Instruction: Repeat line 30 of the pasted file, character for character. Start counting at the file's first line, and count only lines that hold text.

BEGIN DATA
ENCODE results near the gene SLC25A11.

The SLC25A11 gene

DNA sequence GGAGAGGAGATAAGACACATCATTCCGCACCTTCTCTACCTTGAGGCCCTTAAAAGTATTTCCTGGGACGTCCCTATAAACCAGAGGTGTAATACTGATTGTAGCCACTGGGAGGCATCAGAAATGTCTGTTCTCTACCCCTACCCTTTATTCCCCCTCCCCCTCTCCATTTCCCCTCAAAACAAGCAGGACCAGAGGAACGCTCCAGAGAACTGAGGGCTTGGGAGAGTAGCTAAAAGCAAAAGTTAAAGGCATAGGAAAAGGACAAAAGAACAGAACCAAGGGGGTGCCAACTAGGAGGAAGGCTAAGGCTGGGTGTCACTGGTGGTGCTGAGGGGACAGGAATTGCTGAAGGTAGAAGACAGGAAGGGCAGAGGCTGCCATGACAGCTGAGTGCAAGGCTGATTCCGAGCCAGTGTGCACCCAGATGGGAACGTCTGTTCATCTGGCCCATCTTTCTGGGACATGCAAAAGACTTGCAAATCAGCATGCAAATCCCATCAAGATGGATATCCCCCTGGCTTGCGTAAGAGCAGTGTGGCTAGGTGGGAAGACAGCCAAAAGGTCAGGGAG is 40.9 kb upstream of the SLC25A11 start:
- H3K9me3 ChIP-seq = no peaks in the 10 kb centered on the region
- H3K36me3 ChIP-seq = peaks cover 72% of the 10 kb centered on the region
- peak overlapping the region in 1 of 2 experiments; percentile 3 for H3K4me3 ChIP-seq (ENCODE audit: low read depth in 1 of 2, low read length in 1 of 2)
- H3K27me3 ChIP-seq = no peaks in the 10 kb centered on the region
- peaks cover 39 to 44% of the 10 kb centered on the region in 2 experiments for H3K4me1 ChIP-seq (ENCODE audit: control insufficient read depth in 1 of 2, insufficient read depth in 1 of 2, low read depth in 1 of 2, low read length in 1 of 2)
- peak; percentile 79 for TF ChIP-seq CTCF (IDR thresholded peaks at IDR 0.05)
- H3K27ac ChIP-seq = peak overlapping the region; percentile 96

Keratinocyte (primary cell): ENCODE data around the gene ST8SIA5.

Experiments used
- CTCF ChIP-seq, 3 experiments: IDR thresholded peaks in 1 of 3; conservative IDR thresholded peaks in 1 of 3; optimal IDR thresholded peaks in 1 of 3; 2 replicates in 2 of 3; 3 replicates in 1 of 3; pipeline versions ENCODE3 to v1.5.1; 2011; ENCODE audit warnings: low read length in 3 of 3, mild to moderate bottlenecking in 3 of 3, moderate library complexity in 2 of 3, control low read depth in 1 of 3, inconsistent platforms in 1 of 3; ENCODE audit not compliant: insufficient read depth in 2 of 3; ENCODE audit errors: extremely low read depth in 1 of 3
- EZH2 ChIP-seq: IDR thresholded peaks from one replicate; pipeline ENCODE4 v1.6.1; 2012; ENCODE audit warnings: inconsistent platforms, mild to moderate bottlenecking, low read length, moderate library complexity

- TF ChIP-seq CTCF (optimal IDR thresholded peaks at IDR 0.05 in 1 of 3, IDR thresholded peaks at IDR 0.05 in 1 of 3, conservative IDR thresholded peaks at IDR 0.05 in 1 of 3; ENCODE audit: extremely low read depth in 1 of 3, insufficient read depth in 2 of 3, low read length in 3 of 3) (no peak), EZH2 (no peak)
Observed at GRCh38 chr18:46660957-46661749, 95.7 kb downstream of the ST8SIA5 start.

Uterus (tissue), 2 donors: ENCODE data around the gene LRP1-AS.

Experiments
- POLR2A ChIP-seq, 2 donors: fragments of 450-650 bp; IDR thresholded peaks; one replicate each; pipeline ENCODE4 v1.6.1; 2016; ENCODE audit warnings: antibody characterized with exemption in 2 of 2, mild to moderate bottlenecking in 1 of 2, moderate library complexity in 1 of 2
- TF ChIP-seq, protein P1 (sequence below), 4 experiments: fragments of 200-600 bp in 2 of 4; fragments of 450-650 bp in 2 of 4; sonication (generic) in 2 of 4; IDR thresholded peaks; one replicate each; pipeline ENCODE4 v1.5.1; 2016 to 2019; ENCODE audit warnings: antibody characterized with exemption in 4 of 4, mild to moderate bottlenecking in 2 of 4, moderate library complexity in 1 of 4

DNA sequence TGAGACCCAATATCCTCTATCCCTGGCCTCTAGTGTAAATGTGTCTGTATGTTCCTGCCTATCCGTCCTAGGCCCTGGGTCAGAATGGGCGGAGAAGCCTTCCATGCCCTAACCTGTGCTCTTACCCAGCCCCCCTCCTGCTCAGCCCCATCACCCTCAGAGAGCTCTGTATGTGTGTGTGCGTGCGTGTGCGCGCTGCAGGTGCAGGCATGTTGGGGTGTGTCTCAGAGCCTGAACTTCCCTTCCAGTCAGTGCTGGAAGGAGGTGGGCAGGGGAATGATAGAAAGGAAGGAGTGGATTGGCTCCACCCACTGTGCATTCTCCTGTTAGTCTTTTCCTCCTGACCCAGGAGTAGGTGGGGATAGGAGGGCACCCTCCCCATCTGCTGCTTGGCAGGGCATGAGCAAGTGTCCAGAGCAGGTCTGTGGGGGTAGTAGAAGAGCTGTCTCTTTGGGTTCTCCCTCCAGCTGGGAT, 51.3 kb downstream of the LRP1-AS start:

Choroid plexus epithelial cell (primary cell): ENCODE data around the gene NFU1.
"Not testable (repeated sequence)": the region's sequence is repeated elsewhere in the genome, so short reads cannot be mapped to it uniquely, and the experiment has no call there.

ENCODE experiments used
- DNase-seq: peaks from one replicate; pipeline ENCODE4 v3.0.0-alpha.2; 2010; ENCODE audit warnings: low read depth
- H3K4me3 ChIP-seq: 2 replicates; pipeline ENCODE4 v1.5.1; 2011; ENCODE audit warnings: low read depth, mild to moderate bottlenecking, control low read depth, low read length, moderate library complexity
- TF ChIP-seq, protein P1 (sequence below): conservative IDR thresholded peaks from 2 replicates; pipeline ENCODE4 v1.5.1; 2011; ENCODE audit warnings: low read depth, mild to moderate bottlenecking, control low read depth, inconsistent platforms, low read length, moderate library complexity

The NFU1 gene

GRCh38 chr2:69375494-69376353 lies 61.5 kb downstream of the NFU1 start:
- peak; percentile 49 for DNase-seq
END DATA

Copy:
- peak; percentile 49 for DNase-seq